Is Alberto Fujimori Japanese?

Following on Joe’s Alberto Fujimori post, I have some different issues that I would like to examine. Why is Alberto Fujimori being protected by the Japanese government? What legal rights does he have in Peru or Japan? What is his citizenship under the law of both countries? I think the best way to examine this is with a timeline of his life, and references to the appropriate law.

This is going to be a long one, so click below for the entire thing.

1934: “Alberto Fujimori was born in Lima to Naoichi Fujimori and Mutsue Fujimori, natives of Kumamoto, Japan who moved to Peru in 1934. His parents applied to the Japanese consulate to keep the baby’s Japanese citizenship.”(Wikipedia)

According to Article 2 section 1 of Japan’s Nationality Law, a child is born as a citizen of Japan

When, at the time of its birth, the father or the mother is a Japanese national.

Click here for the original Japanese text of the law.

Article 52 of the Peruvian constitution states that:

Peruvians by birth are those born within the nation’s territory and those born abroad of a Peruvian father or mother and duly registered while still minors.

It is clear that at the time of his birth, Alberto Fujimori was considered a citizen of both Peru and Japan.

1954: Fujimori turns 20 years old: Article 14 of the Japanese Nationality Law states

A Japanese national having a foreign nationality shall choose either of the nationalities before he or she reaches twenty two years of age if he or she has acquired both nationalities on and before the day when he or she reaches twenty years of age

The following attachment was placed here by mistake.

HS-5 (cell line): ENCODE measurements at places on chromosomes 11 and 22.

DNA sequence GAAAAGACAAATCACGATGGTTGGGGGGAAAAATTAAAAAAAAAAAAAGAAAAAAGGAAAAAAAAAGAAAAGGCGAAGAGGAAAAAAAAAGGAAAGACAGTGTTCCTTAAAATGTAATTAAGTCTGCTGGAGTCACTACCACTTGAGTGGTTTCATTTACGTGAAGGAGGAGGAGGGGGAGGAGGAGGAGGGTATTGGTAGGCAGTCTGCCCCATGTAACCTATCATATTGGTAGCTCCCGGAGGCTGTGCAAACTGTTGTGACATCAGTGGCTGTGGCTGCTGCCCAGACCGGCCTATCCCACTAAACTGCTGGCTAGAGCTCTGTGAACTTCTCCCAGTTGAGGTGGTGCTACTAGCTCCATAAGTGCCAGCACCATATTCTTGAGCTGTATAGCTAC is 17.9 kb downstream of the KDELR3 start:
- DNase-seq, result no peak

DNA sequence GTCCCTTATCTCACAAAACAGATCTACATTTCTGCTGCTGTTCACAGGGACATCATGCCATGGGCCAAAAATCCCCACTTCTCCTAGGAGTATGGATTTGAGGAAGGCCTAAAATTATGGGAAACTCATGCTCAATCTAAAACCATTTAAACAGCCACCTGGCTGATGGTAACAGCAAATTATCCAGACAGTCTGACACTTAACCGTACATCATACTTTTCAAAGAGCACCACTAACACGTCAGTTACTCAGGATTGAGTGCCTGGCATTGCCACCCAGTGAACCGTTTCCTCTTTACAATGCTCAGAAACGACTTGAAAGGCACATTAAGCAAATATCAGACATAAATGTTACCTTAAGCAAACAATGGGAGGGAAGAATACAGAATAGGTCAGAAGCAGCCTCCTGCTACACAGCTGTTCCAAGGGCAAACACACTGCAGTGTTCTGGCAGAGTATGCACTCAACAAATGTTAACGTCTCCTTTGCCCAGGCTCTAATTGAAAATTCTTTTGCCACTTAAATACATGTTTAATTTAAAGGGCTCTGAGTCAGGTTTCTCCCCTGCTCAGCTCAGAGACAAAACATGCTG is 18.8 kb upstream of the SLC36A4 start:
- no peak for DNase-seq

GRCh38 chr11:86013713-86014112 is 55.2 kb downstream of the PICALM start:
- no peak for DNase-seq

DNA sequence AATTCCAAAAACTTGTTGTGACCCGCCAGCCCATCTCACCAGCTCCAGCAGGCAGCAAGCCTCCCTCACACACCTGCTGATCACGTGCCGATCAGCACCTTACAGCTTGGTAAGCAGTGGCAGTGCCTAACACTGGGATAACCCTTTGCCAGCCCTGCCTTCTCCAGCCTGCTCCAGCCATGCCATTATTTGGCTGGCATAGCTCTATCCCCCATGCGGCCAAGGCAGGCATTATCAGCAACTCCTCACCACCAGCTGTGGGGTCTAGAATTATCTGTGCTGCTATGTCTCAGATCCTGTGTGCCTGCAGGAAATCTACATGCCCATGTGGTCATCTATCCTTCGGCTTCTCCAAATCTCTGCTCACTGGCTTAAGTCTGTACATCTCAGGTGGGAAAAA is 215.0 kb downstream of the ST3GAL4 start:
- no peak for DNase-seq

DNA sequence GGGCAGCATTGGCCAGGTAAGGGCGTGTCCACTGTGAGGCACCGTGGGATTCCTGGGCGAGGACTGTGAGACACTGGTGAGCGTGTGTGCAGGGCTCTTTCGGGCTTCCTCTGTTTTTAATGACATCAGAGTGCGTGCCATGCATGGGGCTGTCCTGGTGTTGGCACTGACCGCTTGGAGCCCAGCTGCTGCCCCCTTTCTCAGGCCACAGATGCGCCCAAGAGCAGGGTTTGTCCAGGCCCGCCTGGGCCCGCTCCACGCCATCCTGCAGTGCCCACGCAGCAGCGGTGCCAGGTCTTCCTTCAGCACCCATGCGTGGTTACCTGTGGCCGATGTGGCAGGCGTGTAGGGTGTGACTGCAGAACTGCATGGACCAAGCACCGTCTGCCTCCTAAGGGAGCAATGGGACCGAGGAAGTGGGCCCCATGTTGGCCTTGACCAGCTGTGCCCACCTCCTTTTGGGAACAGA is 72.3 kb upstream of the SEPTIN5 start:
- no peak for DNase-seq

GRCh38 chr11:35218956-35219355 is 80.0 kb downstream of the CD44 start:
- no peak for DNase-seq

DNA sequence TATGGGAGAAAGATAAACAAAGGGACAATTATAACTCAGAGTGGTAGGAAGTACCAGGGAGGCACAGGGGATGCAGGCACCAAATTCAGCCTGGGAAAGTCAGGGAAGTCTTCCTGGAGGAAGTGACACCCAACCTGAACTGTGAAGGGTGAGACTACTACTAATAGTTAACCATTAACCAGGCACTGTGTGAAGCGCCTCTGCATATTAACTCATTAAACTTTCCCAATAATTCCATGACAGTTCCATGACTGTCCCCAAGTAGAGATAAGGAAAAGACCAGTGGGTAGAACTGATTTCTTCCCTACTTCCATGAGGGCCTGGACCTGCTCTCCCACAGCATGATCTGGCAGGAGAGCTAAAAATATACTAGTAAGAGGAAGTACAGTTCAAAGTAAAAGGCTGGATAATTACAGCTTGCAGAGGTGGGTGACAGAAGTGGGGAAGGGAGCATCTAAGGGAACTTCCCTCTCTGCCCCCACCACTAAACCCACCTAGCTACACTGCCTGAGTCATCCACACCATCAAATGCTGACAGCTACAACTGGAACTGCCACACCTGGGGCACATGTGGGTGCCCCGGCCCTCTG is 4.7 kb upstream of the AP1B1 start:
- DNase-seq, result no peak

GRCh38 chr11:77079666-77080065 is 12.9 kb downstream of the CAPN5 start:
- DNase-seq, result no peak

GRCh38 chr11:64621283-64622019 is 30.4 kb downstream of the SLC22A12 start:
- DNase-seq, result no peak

Since Fujimori later ran for president, we know that he never chose to give up his Peruvian citizenship, so it would seem that he must have abandoned his Japanese status. Unfortunately, it isn’t that simple.

Under article 15 (which is three paragraphs, so I won’t actually reproduce it here), a Japanese national can only be deprived of his citizenship for failing to proactively choose one or the other if the Minister of Justice sends him or her a written notice, or if such a notice can not be delivered or is not answered, by making an entry in the Official Gazette. What this means is that Fujimori, and other Japanese dual citizens, do not automatically lose their dual status upon reaching the age of 20 (the age of majority in Japan), but only if the government actually notices. Since Fujimori was born abroad in 1934, when Japan was at war throughout the Pacific, and turned 20 in 1954, when Japan was still recovering from the devastation of losing the Pacific war, the Ministry of Justice in distant Tokyo was probably too busy too notice him at either date. After this point his Japanese citizenship becomes somewhat ambiguous. It was not voided, since he never renounced it and the government apparently never issued him a warning, but the Japanese government also had the right to demand a choice from him at any time.